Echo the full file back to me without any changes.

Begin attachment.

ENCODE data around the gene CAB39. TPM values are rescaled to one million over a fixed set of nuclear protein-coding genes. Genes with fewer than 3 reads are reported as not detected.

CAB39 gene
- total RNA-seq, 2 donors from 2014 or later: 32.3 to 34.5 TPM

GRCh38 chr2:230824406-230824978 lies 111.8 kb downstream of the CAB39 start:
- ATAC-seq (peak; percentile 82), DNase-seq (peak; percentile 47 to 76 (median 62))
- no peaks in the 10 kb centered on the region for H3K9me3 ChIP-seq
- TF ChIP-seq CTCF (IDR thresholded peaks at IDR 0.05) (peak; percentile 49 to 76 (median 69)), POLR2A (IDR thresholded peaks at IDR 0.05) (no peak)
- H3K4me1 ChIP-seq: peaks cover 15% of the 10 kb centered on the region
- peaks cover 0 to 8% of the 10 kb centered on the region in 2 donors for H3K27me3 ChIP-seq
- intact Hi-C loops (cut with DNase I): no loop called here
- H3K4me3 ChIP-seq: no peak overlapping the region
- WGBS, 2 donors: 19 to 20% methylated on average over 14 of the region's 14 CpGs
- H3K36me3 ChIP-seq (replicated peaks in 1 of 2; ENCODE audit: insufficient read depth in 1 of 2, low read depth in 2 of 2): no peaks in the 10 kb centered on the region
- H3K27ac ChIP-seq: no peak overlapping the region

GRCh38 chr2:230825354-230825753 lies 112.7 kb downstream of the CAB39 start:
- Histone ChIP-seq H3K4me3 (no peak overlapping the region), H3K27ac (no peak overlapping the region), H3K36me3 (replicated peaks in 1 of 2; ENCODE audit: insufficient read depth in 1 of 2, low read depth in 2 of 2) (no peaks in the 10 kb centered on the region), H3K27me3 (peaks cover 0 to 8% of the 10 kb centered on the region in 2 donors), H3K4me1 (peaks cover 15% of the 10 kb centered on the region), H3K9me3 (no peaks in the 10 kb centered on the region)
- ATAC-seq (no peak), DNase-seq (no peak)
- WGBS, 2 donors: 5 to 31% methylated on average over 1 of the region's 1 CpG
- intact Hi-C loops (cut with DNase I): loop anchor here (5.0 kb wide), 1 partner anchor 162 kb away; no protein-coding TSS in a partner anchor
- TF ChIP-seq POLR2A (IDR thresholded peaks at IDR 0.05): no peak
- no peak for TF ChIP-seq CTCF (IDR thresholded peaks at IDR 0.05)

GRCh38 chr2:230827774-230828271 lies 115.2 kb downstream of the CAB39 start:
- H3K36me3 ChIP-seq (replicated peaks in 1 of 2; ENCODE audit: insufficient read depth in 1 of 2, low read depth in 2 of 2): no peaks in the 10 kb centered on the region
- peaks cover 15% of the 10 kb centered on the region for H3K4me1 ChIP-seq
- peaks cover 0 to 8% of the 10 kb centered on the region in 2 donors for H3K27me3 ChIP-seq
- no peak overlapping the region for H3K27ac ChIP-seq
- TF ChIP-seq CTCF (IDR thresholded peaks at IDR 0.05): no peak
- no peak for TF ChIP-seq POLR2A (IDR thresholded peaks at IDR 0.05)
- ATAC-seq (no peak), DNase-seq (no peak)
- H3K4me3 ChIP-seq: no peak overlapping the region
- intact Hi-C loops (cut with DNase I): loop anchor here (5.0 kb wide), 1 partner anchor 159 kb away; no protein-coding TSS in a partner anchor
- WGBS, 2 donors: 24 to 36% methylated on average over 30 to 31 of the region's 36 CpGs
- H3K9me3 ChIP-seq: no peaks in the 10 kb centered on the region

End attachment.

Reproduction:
ENCODE data around the gene CAB39. TPM values are rescaled to one million over a fixed set of nuclear protein-coding genes. Genes with fewer than 3 reads are reported as not detected.

CAB39 gene
- total RNA-seq, 2 donors from 2014 or later: 32.3 to 34.5 TPM

GRCh38 chr2:230824406-230824978 lies 111.8 kb downstream of the CAB39 start:
- ATAC-seq (peak; percentile 82), DNase-seq (peak; percentile 47 to 76 (median 62))
- no peaks in the 10 kb centered on the region for H3K9me3 ChIP-seq
- TF ChIP-seq CTCF (IDR thresholded peaks at IDR 0.05) (peak; percentile 49 to 76 (median 69)), POLR2A (IDR thresholded peaks at IDR 0.05) (no peak)
- H3K4me1 ChIP-seq: peaks cover 15% of the 10 kb centered on the region
- peaks cover 0 to 8% of the 10 kb centered on the region in 2 donors for H3K27me3 ChIP-seq
- intact Hi-C loops (cut with DNase I): no loop called here
- H3K4me3 ChIP-seq: no peak overlapping the region
- WGBS, 2 donors: 19 to 20% methylated on average over 14 of the region's 14 CpGs
- H3K36me3 ChIP-seq (replicated peaks in 1 of 2; ENCODE audit: insufficient read depth in 1 of 2, low read depth in 2 of 2): no peaks in the 10 kb centered on the region
- H3K27ac ChIP-seq: no peak overlapping the region

GRCh38 chr2:230825354-230825753 lies 112.7 kb downstream of the CAB39 start:
- Histone ChIP-seq H3K4me3 (no peak overlapping the region), H3K27ac (no peak overlapping the region), H3K36me3 (replicated peaks in 1 of 2; ENCODE audit: insufficient read depth in 1 of 2, low read depth in 2 of 2) (no peaks in the 10 kb centered on the region), H3K27me3 (peaks cover 0 to 8% of the 10 kb centered on the region in 2 donors), H3K4me1 (peaks cover 15% of the 10 kb centered on the region), H3K9me3 (no peaks in the 10 kb centered on the region)
- ATAC-seq (no peak), DNase-seq (no peak)
- WGBS, 2 donors: 5 to 31% methylated on average over 1 of the region's 1 CpG
- intact Hi-C loops (cut with DNase I): loop anchor here (5.0 kb wide), 1 partner anchor 162 kb away; no protein-coding TSS in a partner anchor
- TF ChIP-seq POLR2A (IDR thresholded peaks at IDR 0.05): no peak
- no peak for TF ChIP-seq CTCF (IDR thresholded peaks at IDR 0.05)

GRCh38 chr2:230827774-230828271 lies 115.2 kb downstream of the CAB39 start:
- H3K36me3 ChIP-seq (replicated peaks in 1 of 2; ENCODE audit: insufficient read depth in 1 of 2, low read depth in 2 of 2): no peaks in the 10 kb centered on the region
- peaks cover 15% of the 10 kb centered on the region for H3K4me1 ChIP-seq
- peaks cover 0 to 8% of the 10 kb centered on the region in 2 donors for H3K27me3 ChIP-seq
- no peak overlapping the region for H3K27ac ChIP-seq
- TF ChIP-seq CTCF (IDR thresholded peaks at IDR 0.05): no peak
- no peak for TF ChIP-seq POLR2A (IDR thresholded peaks at IDR 0.05)
- ATAC-seq (no peak), DNase-seq (no peak)
- H3K4me3 ChIP-seq: no peak overlapping the region
- intact Hi-C loops (cut with DNase I): loop anchor here (5.0 kb wide), 1 partner anchor 159 kb away; no protein-coding TSS in a partner anchor
- WGBS, 2 donors: 24 to 36% methylated on average over 30 to 31 of the region's 36 CpGs
- H3K9me3 ChIP-seq: no peaks in the 10 kb centered on the region